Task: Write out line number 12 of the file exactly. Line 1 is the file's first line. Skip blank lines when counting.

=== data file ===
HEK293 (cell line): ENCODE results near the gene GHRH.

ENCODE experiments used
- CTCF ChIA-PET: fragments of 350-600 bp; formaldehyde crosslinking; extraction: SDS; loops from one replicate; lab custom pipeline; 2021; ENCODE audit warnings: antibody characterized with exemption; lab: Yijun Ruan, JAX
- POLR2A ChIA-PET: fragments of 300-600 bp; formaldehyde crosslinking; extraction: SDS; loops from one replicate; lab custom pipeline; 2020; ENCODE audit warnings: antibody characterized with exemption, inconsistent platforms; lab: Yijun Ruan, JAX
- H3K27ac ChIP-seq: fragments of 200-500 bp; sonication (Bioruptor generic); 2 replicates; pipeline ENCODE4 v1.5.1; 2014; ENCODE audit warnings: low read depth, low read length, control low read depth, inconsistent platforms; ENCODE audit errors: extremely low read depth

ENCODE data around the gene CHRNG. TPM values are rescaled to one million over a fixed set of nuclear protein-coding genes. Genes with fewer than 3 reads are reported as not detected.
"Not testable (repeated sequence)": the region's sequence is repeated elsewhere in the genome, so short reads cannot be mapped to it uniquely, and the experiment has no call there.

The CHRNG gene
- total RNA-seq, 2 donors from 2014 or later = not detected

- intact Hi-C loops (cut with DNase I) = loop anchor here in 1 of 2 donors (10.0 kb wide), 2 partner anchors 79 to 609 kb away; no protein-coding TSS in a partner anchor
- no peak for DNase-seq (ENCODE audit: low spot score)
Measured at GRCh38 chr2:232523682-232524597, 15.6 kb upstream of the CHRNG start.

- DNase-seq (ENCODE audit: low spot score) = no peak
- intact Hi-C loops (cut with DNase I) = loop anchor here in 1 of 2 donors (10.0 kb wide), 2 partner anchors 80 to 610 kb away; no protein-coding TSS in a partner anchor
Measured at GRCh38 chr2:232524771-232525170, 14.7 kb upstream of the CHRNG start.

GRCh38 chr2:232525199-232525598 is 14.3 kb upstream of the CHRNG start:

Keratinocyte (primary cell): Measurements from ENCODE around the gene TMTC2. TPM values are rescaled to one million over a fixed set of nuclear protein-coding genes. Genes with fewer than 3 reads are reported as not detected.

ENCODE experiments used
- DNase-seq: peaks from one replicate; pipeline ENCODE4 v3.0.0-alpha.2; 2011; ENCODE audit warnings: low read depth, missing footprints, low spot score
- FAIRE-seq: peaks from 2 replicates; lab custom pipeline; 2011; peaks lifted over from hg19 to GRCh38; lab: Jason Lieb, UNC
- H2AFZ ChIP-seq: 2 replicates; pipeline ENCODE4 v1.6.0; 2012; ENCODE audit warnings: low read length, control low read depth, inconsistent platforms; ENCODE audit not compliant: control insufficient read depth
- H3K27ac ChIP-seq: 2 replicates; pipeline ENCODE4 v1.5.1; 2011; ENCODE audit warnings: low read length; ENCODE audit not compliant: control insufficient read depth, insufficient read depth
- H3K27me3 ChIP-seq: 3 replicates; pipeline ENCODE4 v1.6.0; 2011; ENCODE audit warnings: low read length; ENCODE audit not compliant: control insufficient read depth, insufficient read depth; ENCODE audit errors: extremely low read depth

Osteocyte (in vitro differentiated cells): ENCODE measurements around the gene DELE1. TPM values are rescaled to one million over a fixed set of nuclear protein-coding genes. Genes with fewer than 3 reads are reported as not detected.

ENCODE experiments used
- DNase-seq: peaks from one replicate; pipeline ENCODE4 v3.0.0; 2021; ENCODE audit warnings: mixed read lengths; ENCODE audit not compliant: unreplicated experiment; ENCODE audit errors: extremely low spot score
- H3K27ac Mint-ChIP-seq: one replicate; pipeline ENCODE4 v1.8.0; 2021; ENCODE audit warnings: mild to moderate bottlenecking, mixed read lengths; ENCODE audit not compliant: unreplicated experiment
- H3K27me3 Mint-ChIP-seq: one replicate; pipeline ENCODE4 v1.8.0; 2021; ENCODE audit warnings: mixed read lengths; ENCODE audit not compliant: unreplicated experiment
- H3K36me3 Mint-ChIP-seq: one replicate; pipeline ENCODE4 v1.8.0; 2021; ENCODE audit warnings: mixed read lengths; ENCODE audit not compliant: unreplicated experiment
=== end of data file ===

Measured at GRCh38 chr2:232523682-232524597, 15.6 kb upstream of the CHRNG start.